Many of us are hoping that somehow, what happened to Bryan Stow becomes a turning point in the problem of fan violence. Here’s an example of some Southern Californians showing some initiative:
A community vigil in support of Bryan Stow, the victim of a beating in the Dodger Stadium parking lot after last week’s opening game, is scheduled for Wednesday at 6 p.m. PT at the Los Angeles County Medical Center.
The vigil’s grass-roots sponsors, which include the Garfield High School Healthy Start Collaborative, East Los Angeles Prevention Project and the Latino Equality Alliance, are supporting Stow’s recovery while also taking a stand against the violence of his attack. Stow has been in a medically induced coma for the past several days.
He suffered a severe skull fracture and bad bruising to his brain’s frontal lobes, Dr. Gabriel Zada, a neurosurgeon, said Tuesday.
At one point, doctors had to remove the entire left side of his skull to ease pressure on his brain. The pressure is now normal but Stow remains in a coma from his injuries and from sedation to reduce his brain activity, Zada said.
“There is evidence of brain injury and dysfunction,” Zada said.
It was reported Tuesday that Stow, a San Francisco Giants fan, sent a text message while inside the stadium to family indicating that he was scared of what might happen to him.
“In response to this tragic event and to show our support for the victim, we call upon all community leaders, Dodgers fans and Angelinos to stand in solidarity with Giants fans and the family of Bryan Stow against any form of violence,” said a statement on the vigil’s Facebook page. “We call upon our community leaders to address this growing problem with our urban youth and young adults. We need to evaluate and respond to the issue of alcohol and substance abuse association with community violence.”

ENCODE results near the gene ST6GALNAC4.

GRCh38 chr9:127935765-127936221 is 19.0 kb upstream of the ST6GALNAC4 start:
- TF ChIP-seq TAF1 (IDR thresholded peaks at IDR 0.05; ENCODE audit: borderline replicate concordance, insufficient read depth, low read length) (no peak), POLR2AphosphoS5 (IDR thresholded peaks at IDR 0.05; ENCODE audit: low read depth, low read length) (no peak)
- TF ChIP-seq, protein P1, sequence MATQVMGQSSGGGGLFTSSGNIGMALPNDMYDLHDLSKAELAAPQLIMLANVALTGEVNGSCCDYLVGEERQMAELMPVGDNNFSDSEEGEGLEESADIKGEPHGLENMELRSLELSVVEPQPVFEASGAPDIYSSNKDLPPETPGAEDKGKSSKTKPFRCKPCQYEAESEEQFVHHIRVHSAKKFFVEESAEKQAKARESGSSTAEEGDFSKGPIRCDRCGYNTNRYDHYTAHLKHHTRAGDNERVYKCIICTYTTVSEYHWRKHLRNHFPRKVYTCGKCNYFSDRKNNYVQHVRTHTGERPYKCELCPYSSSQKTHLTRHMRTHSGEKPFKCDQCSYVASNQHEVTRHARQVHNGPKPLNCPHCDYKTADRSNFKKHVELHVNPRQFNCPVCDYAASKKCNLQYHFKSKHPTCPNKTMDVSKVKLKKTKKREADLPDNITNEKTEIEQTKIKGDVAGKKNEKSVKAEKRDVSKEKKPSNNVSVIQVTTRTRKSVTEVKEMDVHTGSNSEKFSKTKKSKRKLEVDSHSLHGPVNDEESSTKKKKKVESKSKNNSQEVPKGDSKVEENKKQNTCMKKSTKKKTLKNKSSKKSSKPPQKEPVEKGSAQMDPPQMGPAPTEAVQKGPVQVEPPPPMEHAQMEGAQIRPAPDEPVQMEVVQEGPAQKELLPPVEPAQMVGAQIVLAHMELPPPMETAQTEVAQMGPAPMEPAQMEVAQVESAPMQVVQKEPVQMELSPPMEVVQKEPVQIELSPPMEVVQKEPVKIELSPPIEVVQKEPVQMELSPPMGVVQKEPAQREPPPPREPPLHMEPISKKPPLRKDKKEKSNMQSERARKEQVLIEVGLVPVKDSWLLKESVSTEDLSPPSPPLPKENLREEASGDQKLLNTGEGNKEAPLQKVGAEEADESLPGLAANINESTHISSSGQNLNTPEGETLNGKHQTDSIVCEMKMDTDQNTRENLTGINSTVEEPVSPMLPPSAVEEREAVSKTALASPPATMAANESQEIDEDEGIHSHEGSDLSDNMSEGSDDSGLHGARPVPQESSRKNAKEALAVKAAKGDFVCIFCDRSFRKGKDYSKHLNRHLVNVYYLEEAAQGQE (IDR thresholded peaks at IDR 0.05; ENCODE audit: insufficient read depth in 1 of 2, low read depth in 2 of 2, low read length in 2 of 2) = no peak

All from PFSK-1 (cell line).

Organizers said a press conference would follow the vigil.
The L.A. County Supervisors, the L.A. City Council, the Los Angeles Dodgers, the Giants and Stow’s employer, American Medical Response, have led contributions to a reward now totaling $100,000 for information leading to the arrest of the individuals who inflicted the beating on Stow, a paramedic and father of two from Santa Cruz, Calif.
The Giants announced Tuesday that “The Bryan Stow Fund” had been established through the San Francisco Police Credit Union. Donations can be made and further information can be found at www.sfpcu.org.
Here’s more of the latest news on Stow, a combined report by wire services and ESPNLosAngeles.com’s Tony Jackson.
* * *
- Jim Murray on Jim Gilliam, 50 years ago today (via the Daily Mirror):
… You might say Jim is with the Dodgers but not of them. The distinction is important. He starts every season in the dugout. He sleeps every night with his bag packed at his feet and rumors of a trade swirling around in his dreams. He lives his life in a kind of limbo midway between the Dodgers and the rest of the National League.
Then the season starts and some “phenom” begins to leak at the seams, the stuffing oozing out of him at every trip to the plate. The manager sets a hysterical search amid the bat bags, locker room towels and press clippings of his wunderkind — and there sits Jim Gilliam, waiting. …
When the Dodgers came to L.A., they brought Jim along with all the enthusiasm of a man asking his mother-in-law on the honeymoon. They had a hot-shot third baseman named Dick Gray, and began to offer Gilliam around like a claiming horse until Gray began to leak like a sieve in the field and strike out on balls the catcher couldn’t get his glove on.
Gilliam became a third baseman and the Dodgers became World Champions …
- Here’s a really nice column on the passing of a TV insider by Variety’s Brian Lowry.
… His most memorable line is a cautionary one I’ve quoted for years — one that addresses the way coveted Hollywood promotions are often fraught with peril: “The best job you’ll ever have,” he said, “is the one that precedes the one you always wanted.” …